Direct quotes allow you to borrow credibility from well known individuals (and the respect that comes with it). Use quotes sparingly for the greatest effect. Select a short phrase that is memorable and cannot easily be restated with the same effect.
Statistics are powerful tools of persuasion because they are difficult to refute. Be sure to gather statistics from reputable sources (such as government agencies and research institutions).
Polls and surveys provide insights into the trends in public opinion and activity. Don't underestimate the persuasiveness of going along with "the crowd." Use information from these polls to make an appeal to your audience.
Anecdotal evidence (case studies and real-life stories) can be effective in helping you connect to an audience because they help you connect to your audience on a personal level.
Grab your audience’s attention and connects to your audience’s mindset.
Present a thesis, simply enumerate your main points, AND let your audience know what it is you will persuade them to think/do.
KNOW the issue. Establish your credibility by demonstrating your research skills. Borrow credibility from experts by using paraphrase indicators.
Present the CON. Acknowledging other points of view demonstrate that you have, in fact, considered all options prior to choosing your stance.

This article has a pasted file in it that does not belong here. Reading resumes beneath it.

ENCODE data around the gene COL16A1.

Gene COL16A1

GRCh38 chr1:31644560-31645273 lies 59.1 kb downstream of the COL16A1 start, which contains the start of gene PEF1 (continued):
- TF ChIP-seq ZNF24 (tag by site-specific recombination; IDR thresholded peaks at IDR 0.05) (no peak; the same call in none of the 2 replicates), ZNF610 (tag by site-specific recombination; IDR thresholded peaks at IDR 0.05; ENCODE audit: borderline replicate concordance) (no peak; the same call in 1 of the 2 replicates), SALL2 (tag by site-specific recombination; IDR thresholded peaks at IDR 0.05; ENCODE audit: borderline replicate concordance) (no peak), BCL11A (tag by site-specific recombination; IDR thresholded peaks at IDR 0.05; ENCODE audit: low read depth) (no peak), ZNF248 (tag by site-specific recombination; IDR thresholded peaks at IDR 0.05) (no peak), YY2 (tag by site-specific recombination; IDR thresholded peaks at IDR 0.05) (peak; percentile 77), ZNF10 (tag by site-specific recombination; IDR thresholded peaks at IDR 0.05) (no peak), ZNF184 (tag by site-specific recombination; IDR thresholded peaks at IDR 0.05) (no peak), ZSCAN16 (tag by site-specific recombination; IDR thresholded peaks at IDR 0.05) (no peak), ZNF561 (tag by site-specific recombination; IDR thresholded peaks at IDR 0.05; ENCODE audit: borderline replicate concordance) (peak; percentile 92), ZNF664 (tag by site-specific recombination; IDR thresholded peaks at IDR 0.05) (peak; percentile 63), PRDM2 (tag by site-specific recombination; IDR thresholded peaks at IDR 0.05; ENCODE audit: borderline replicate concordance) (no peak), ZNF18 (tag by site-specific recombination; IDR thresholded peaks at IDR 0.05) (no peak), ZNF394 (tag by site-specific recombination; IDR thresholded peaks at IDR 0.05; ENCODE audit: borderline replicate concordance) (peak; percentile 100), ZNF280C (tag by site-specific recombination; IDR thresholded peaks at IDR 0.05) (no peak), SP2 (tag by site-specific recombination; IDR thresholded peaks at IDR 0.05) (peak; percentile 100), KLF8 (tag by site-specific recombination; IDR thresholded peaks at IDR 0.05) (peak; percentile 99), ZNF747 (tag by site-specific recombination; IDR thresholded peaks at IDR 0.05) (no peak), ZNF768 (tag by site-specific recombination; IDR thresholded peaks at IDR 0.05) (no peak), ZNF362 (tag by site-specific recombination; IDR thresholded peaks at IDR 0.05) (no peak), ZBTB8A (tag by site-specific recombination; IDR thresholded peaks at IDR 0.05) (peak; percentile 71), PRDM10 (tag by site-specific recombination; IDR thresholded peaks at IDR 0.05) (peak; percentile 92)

Follow with the PRO. Offering evidence in support of your stance after acknowledging your opponent puts you in the position of “rebuttal.” Audiences are more likely to retain this information and therefore agree with your conclusions. Enumerating (1-2-3) your pros to provide structure and help your audience make sense of your thesis.
Make a “call to action” by recognizing a dilemma faced by the audience and offering a solution. When your conclusion is offered as an answer to a problem, audiences are compelled to act. It empowers them.
Employing a powerful and memorable mantra (phrase/slogan/punch line) will keep your audience thinking about your message long after you’re finished speaking.
Nader Helmy, 2012 National Forensics Champion (High School)
Seven Habits of Persuasive Speakers (John Cale, National Forensics Collegiate Champion)
Choose the RIGHT topic!
Know your audience!
Support your argument!
Library Information and Media Center - Monona Grove High School - Monona, Wisconsin
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